I don’t know exactly what the intended meaning behind “Albert & Juliet” was originally, but the entire time I sat through Nic Barker’s gut wrenching short film, all I could think of was “This is a film about a mom and her child.” I mean it would be a bit overbearing in dramatic weight to feature a mom with a newborn baby being relentlessly tortured by everyone around her, but in a sense I felt as if “Albert & Juliet” was symbolic of a single mom and her baby.
The teddy bear of course replacing the baby. Much of what occurs to poor Juliet is inexplicable. I mean there is so much aggression and violence displayed toward a young girl wielding a very inconspicuous little bear that it pretty much feels as if the bear is symbolic of Juliet who became pregnant as a teenager and garnered a child only to become the pariah of her community. She’s picked on by her classmates, and she’s basically tormented by her mother for reasons she can’t quite fathom. In the end Enya Daly gives a truly good performance as young Juliet who seems nothing else but to be left alone to bond with her bear and it becomes the target of violence, in spite of her passiveness.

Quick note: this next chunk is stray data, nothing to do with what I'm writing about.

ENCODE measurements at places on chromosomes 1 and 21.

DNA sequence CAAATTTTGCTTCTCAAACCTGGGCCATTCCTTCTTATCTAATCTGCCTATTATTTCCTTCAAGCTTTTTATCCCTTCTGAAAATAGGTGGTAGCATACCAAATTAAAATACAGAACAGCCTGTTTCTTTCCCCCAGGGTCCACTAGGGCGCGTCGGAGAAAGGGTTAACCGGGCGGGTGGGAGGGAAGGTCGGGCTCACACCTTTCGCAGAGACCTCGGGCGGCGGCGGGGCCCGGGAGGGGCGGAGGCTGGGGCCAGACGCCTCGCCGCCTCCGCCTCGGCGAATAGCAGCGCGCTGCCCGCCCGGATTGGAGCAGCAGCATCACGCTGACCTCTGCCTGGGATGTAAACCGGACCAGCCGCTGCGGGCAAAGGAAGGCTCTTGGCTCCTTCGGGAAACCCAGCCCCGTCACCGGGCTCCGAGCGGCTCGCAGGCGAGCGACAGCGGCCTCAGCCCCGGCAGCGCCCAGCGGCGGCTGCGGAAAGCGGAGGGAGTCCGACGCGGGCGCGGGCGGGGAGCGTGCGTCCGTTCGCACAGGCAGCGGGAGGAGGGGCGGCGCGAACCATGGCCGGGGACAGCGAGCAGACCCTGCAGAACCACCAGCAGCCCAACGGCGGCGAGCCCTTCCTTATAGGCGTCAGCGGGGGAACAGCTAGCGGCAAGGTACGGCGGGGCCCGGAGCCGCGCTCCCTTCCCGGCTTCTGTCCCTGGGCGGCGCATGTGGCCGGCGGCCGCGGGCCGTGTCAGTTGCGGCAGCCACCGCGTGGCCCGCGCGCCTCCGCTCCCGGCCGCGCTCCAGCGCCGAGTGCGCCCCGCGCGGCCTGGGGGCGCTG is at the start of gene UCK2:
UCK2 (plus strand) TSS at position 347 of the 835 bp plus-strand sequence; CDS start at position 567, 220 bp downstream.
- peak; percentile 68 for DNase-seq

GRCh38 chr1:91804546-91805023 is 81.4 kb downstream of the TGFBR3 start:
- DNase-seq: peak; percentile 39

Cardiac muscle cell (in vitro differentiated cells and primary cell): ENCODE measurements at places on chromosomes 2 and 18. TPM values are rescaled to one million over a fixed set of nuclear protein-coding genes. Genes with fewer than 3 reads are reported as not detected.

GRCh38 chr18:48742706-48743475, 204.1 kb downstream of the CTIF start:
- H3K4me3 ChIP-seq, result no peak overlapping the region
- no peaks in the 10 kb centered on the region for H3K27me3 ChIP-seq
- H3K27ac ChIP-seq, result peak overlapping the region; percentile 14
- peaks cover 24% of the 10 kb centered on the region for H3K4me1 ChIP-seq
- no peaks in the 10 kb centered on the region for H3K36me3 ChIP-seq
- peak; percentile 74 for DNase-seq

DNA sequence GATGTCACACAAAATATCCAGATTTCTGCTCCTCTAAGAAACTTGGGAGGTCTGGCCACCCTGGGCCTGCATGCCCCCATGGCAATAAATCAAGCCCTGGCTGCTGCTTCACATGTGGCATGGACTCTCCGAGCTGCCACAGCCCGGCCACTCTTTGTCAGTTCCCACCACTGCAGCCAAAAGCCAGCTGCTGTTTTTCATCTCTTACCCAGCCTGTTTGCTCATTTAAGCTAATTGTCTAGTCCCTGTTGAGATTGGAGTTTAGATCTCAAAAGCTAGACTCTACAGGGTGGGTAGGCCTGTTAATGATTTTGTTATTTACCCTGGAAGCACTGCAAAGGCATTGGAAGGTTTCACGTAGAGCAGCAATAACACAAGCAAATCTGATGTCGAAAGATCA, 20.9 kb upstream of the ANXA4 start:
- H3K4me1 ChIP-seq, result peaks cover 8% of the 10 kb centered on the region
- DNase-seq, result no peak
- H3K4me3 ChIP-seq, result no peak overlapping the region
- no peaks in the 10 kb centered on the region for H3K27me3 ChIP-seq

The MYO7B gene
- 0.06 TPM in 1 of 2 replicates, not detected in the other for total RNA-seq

When the ending finally rolled around I pretty much perceived the climax as Juliet ending the life of her only child to prevent it from experiencing further human cruelty. Though the entire film is subtle and implied, I felt as if the film was just about so much more than a girl and her bear. In either case, director Nic Barker creates a truly compelling short drama and it’s a gripping story about maintaining innocence in a heartless world. Perhaps I’m reading too much in to it, but “Albert & Juliet” screams waves about themes that I picked up from the simple premise. With a gut wrenching finale and a great performance from its lead, this is a short worth watching.